Friends Of The Gamelan Presents “ Classical Music Of Central Java
Friends of the Gamelan presents “Classical Music of Central Java” take place on October 16, 2021. Located in Epiphany Center for the Arts 201 S. Ashland Ave Chicago Illinois. Friends of the Gamelan, affectionately know as FROG, traces its roots to the World’s Columbian Exposition of 1893, held in Chicago. FROG formed in 1980 as a not for profit educational organization with the purpose of purchasing a Javanese gamelan for pedagogy and performance to continue the work begun at the Field Museum.
Friends of the Gamelan is one of Indonesia’s Consulate General in Chicago close partners. Throughout the years, FROG has contributed greatly in spreading Indonesia’s culture and make it not only familiar to the people of Chicago, but also make them fall in love with it. Naturally, since the spreads of Indonesian Culture is one of the Consulate’s mission, the two have joined forces for many years.
Representing the Consul General, the Consul for Information, Social and Cultural Affairs Benny. K Rahman reiterated the Consulate’s supports for FROG. He also mentioned special appreciation for the collaborating artists and wish that FROG and the Consulate can work together in a project very soon.
The Javanese Gamelan performed in this afternoon’s performance was themed Classical Music of Central Java. Gamelan which means “to hammer”, refers to a type of ensemble or orchestra primarily consisting of gongs and metallophones. A complete set of gamelan instrument has two tunings, slendro and pelog. The slendro tuning system uses five notes to the octave that are fairly evenly spaced, whereas pelog uses seven notes that are unevenly spaced. Gamelan music is communal in nature. It involves instruments that are played very rapidly and frequently, alongside instruments that are struck infrequently in comparison, yet all instruments are integral and equally important to completing the sound of the ensemble.
The Concert begins with Gobet, a classical palace style composition which focuses on the melody of the rebab, sindhen, and other soft style decorative instruments. The first section or merong is very stately and ethereal. The Inggah section begins with a slightly faster tempo than the merong, however still calm and contemplative. Gobet ends with a pathetan, a free rhythm section led by the rebab, in which the elaborating instruments accent the most important tones in the mode of the piece, creating a sense of closure.
Majemuk is a popular piece often played at wayang, or shadow puppet performances. Today’s rendition includes a larger suite that is typically heard at unaccompanied performances or klenengan. The suites continues Bedhat, where the rebab player and vocalist borrow notes from the pelog tuning system, evoking sadness. Bedhat ends with a loud and fast explosion of sound , leading into Ada-Ada Girisa. A song typically sung by the dhalang (puppeteer) at wayang and only accompanied by the gender instrument. Srepegan Pinjalan a catchy syncopated melody from the balungan instruments. The final Part of the suites is Palaran Gambuh, a song featuring sindhen with elaborative instruments.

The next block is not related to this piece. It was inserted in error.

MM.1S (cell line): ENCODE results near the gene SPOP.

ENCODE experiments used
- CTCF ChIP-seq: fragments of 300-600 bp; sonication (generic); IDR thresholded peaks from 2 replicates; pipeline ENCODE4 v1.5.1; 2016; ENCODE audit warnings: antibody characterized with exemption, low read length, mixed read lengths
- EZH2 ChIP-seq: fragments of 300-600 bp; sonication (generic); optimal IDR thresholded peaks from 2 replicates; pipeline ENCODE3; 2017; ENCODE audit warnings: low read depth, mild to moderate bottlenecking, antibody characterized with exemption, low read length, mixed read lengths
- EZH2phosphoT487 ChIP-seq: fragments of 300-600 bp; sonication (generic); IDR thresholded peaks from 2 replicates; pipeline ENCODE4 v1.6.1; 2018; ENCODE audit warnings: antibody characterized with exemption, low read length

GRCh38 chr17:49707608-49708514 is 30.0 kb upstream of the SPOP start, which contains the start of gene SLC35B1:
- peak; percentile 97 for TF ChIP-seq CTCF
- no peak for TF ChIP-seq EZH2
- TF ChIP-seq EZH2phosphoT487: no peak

Ela-Ela Penganten can be heard in both the palace and villages of central Java. It begins with a refined merong section which has shorter phrases between gong strokes. The rhythms from the elaborating instruments become more frenzied, singers add voval cries to sweeten the sound, and there are several brief interludes for the solo female vocalist. Jineman are short vocal compositions that use a chamber ensemble instrumentation. Uler Kambang is one of the most popular jineman in the Central Javanese repertoire, in part due to the virtuosic passages sung by the sindhen.
The Concerts end with a suite that utilizes both the pelog and slendro tuning systems. Jongkeri is a popular village style composition in pelog. Ayak-Ayakan Pamungkas begins with three deep strokes from the dummer. Over the years, Pamungkas has become a staple composition for ending performances throughout Central Java. A chorus is sung in the middle section of the piece, with only soft style instruments accompanying, giving the feeling of completion and closure.
(Source: the Indonesian Consulate General in Chicago)
About Epiphany Center for the Arts
Conceived with the vision to return Epiphany to a place for people to congregate, the shuttered, historic Church of the Epiphany has been preserved and adapted into the Epiphany Center for the Arts, an iconic cultural hub “For the Good of Art, Entertainment and Events.” Thoughtfully designed, the exemplary 42,000-square-foot campus located on the artsy edge of Chicago’s West Loop neighborhood boasts three distinct venues (Epiphany Hall, The Sanctuary and The Chase House) and a stunning array of amenities. The campus also features eight galleries that serve as a platform for a diverse selection of artists from Chicago and beyond. Epiphany’s exhibitions showcase the work of women, the LGBTQIA community, artists of color, and the disability culture. Epiphany’s top priority is to curate programming that is inclusive, while providing a place established artists can collaborate with emerging ones. Epiphany’s programming serves to unite community and artists alike while “Bringing Chicago Together.” Visit www.epiphanychi.com to learn more.